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This website presents 100 audio interviews with people with diabetes, members of their families and healthcare professionals.
  New interviews, with family members and healthcare professionals, have been added to the original interviews with people with diabetes. The original interviews can still be found easily by clicking on the menu above or button below.

They talk with passion and humour about their experiences from the late 1920s until the first decade of the 21st century and provide a unique oral history of life with diabetes and changes in treatment over eight decades. 

Their stories are offered as a resource for historians, healthcare professionals, people with diabetes and their families, and all those interested in the ways people remember and make sense of their lives. This resource is available free, but by using this site you are agreeing to our terms of use.  

We provide full unedited recordings, short audio samples, written summaries, full transcripts, an inter-active database, and facilities to search for words, phrases and subjects. The menu also includes a glossary and a page of items provided by the interviewees (Extras).

The transcripts contain notes of slips of the tongue and other mistakes and omissions, but we recommend listening to the voices too, because accents, intonations and emphases convey more than writing.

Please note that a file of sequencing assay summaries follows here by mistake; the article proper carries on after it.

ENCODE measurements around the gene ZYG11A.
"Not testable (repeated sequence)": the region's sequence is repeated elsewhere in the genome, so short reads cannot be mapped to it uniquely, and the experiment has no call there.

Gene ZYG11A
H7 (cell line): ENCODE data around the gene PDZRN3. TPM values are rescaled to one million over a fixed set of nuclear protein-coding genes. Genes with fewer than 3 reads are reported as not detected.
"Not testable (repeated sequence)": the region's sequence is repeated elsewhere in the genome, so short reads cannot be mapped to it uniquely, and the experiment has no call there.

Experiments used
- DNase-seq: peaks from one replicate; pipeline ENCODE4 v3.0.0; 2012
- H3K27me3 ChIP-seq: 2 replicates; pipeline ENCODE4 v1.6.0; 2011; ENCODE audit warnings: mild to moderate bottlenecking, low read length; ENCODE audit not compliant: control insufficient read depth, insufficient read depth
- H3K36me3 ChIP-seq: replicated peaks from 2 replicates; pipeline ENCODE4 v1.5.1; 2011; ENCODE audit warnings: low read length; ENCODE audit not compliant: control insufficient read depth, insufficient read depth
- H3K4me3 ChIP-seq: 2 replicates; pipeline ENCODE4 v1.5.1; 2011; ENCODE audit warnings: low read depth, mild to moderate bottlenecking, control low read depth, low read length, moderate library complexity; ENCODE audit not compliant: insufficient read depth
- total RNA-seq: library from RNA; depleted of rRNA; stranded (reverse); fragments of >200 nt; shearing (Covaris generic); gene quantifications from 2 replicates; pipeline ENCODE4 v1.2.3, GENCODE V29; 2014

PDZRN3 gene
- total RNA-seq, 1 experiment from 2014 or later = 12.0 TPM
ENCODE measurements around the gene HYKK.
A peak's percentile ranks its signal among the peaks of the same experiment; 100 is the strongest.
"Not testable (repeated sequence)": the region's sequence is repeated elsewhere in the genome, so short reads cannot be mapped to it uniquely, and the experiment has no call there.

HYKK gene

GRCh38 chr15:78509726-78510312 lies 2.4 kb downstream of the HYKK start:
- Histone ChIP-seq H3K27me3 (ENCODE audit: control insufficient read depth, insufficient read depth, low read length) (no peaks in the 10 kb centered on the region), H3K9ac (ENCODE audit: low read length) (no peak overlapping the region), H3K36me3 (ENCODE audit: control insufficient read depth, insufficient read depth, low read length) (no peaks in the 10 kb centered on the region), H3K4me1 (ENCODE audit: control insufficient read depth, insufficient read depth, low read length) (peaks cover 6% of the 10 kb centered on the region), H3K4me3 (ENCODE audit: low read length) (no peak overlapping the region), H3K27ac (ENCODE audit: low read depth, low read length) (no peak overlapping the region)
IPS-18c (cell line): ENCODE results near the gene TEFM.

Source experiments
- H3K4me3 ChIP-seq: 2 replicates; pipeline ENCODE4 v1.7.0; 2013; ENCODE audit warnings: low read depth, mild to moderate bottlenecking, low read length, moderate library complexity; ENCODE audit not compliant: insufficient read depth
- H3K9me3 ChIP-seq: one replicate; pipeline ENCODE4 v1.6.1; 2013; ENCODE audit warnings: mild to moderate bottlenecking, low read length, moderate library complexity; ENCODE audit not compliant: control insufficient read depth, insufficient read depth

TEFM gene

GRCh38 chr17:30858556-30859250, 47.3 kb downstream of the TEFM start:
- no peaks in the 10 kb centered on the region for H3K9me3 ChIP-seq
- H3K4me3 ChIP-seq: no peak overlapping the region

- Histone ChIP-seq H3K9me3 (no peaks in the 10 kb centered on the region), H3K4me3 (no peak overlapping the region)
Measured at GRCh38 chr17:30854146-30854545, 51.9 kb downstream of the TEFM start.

The website is based at the Oxford Centre for Diabetes, Endocrinology and Metabolism (OCDEM) and was funded by the Wellcome Trust. It has won Oxford University's 'IT in Teaching and Learning Award' and been chosen by the Wellcome Trust as a 'Research Highlight


Getting Started
The interviews are divided into three categories.  If you want to search one of these and read an introduction to it, then click on your chosen category below.



Interview (random selection)
 


Born in Vienna, Austria in 1931.
Diagnosed Type 1 in Reigate, Surrey in 1940

Overview: Erika Harding`s father was Jewish and, in 1939, after the Nazis invaded Austria, she came by boat to England. When she looks at her photo of the thin, hollow-eyed little girl on the boat, she`s sure that she already had diabetes. After diagnosis, she was treated at King`s College Hospital, London, by R.D. Lawrence (co-founder of the British Diabetes Association, now Diabetes UK). She left grammar school at 18 and worked as a medical laboratory scientist until she retired. She and her artist husband have both played in many chamber music ensembles.

  Click [Here] to view
 

 


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